Credited to Rawls himself, "Problems" is all about "being in control of your life, so that you are successful and are doing what you want to do" because "you can only take out what you put in it". This theme is explored all over Side A with two short monologues, a rendition of a Bacharach / David composition "They Don't Give Medals (To Yesterday's Heroes)" - also recorded by Ben E. King (...available here) and Chuck Jackson (...here) - and "What Are You Doing About Today", another song penned by Rawls and J.W. Alexander.
The second side of "That's Lou" is more rooted in Jazz and Blues, and offers slower compositions. The opening "Please Give Someone To Love" is a ballad originally written and recorded by Percy Mayfield, which has been covered by many artists during the years. The original version is available here.
"Hard To Get Thing Called Love" was written by Vincent Poncia and Pete Andreoli: it was originally performed by Tony Bruno (...here...) and Deon Jackson (...here...) in 1966; I'm not sure about who recorded it first... A promotional single of this track was produced for radios, but it was never officially released to the public.
"(How Do You Say) I Don't Love You Anymore" is a song by Al Kooper and Irwin Levine, which was chosen as the title-track of Freda Payne's third album recorded in 1966. The original version is available here.
"Street of Dreams" is an old classic composed in 1932 by Victor Young, with lyrics by Sam M. Lewis. It was first recorded by none other than Bing Crosby! You can listen to the original here.
The album ends with "The Love That I Give", a song credited to Rawls himself.
James Woodie Alexander and Lou Rawls, circa 1967
During the late 1960s, Rawls appeared regularly on TV variety shows and became a show-room figure in the nightclubs of Las Vegas. In 1970 he recorded a single entitled "Your Good Thing Is About To Come To an End," a title that contradicted the success he experienced in the Seventies. The song was nominated for a Grammy Award.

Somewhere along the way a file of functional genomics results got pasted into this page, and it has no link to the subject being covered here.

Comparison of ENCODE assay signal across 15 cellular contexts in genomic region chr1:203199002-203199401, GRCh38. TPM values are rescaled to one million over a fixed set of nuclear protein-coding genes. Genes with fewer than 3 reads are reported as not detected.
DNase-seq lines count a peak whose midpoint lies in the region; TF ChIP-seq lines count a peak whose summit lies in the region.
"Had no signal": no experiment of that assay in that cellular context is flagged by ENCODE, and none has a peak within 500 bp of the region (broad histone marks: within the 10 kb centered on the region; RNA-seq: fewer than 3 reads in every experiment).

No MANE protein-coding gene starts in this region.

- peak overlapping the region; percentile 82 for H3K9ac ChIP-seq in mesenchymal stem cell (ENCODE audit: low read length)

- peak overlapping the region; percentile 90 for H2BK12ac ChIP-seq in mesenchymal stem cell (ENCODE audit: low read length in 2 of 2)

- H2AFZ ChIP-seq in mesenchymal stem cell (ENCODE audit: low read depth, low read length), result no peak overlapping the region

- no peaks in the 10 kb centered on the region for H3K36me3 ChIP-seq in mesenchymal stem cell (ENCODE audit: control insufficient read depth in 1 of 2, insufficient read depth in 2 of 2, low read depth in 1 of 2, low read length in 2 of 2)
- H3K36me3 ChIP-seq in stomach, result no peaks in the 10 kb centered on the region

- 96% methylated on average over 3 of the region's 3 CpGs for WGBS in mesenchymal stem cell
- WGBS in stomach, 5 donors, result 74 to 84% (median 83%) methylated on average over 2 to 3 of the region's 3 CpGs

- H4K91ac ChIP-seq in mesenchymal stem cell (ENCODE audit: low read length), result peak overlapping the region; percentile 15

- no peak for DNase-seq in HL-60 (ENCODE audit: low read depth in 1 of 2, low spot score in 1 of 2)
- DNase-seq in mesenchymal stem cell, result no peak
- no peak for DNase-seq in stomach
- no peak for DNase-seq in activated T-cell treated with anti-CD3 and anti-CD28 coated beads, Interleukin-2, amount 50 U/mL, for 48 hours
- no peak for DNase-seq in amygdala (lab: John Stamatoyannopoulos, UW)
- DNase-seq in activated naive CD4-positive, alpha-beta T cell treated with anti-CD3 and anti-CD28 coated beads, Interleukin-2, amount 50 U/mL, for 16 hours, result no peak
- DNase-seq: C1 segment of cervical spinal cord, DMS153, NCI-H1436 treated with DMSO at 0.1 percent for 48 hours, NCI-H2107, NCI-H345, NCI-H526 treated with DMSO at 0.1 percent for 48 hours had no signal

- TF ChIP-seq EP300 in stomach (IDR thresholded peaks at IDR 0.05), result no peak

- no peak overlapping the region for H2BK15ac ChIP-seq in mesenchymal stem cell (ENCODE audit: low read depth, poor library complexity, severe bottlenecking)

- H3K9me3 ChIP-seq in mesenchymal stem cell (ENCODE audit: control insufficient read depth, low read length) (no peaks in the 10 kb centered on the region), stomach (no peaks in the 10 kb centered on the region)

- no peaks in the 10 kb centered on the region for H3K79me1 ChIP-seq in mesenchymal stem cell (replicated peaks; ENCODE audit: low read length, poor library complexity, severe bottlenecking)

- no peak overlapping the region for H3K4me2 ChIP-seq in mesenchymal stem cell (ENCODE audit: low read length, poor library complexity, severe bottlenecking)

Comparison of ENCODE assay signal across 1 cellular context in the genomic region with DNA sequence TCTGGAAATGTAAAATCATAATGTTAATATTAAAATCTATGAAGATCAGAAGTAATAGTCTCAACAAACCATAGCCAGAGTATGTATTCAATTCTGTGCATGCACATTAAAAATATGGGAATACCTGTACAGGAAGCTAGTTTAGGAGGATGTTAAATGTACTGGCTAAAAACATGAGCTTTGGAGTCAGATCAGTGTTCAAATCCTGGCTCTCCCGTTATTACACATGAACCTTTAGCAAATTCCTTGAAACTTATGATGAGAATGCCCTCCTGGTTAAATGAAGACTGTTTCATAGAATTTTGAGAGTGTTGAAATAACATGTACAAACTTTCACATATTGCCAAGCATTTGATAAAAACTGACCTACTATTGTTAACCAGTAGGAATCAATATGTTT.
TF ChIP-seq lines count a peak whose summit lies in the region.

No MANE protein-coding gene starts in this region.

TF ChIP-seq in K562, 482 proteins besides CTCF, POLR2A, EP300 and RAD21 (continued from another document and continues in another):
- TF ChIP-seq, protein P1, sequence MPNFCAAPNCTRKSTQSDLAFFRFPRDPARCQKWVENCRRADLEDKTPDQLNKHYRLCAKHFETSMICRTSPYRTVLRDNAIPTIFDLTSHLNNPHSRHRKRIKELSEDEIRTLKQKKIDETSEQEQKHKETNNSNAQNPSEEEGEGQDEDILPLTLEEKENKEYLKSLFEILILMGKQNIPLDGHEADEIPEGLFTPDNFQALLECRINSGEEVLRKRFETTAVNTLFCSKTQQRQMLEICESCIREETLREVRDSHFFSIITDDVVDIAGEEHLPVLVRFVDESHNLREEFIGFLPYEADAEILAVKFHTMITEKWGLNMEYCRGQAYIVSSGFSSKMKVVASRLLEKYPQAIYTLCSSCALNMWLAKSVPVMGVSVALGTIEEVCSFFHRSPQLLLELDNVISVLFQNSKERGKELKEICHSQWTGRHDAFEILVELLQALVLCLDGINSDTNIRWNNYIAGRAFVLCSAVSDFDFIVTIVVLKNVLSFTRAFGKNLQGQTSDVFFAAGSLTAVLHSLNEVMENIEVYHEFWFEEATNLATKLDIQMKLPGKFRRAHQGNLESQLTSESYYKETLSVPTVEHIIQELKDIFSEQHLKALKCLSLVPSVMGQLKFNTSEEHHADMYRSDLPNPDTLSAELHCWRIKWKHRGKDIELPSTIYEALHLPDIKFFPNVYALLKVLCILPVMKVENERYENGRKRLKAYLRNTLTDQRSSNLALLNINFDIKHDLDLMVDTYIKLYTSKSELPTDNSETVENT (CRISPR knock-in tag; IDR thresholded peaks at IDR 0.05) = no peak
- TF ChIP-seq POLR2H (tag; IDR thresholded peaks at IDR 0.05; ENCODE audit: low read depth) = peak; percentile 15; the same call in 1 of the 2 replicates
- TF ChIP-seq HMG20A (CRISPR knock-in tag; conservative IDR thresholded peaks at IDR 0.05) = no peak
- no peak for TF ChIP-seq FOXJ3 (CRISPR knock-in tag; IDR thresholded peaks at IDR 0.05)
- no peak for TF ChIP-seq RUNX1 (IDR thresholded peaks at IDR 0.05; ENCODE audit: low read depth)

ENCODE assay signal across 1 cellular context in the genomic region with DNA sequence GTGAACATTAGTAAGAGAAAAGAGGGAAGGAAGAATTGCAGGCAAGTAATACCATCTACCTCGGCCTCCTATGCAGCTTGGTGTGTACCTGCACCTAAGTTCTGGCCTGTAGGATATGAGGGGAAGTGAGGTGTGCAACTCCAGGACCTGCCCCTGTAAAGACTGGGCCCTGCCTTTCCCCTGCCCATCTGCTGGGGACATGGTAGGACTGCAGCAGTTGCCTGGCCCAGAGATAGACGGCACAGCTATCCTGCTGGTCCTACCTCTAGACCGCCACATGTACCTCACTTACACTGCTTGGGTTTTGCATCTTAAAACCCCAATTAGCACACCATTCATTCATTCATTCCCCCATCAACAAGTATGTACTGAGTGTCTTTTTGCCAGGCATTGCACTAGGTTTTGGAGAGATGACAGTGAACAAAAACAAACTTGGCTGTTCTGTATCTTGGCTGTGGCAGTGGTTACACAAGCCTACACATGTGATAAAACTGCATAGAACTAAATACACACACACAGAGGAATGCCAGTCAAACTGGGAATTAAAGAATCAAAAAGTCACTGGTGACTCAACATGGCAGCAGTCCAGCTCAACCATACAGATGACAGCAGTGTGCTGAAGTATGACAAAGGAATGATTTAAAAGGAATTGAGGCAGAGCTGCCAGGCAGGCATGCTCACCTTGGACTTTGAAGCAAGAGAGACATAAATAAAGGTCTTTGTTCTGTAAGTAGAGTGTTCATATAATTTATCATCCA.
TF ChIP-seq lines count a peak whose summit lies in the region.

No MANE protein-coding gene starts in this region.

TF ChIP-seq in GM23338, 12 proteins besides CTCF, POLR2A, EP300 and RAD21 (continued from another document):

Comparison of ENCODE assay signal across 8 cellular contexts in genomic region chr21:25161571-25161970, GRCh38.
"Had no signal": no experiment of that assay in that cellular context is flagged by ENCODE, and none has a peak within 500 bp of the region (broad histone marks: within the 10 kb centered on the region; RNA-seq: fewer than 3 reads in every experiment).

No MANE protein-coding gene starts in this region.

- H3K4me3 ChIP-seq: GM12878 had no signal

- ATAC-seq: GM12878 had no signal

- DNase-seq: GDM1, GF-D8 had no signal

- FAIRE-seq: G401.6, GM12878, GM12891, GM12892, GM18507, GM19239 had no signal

He switched to MGM Records in 1971, "A Natural Man" was the first album he recorded with them. The homonymous single earned Rawls a second Grammy Award in 1972. He released two more albums with MGM but the hits stopped cold...
It took a chance meeting with Weldon McDougal of Philadelphia International to radically alter Lou Rawls's stalled recording career, but this is a story that will be extensively covered at a later date in a different post.
In 1989 Rawls' hometown of Chicago named a street after him: South Wentworth Avenue was renamed Lou Rawls Drive. He died on 6 January, 2006 in Los Angeles, California.
The following clips offer a preview of the remastered album, here's my favourite tracks: "When Love Goes Wrong", "Problems", "What Are You Doing About Today", and "Hard To Get Thing Called Love", enjoy!
If you have any other useful information about Lou Rawls and "That's Lou" - especially corrections and improvements to this post - or if you spot any dead links, please get in touch with me at stereocandies [at] hotmail [dot] com or leave a comment in the box below, thank you!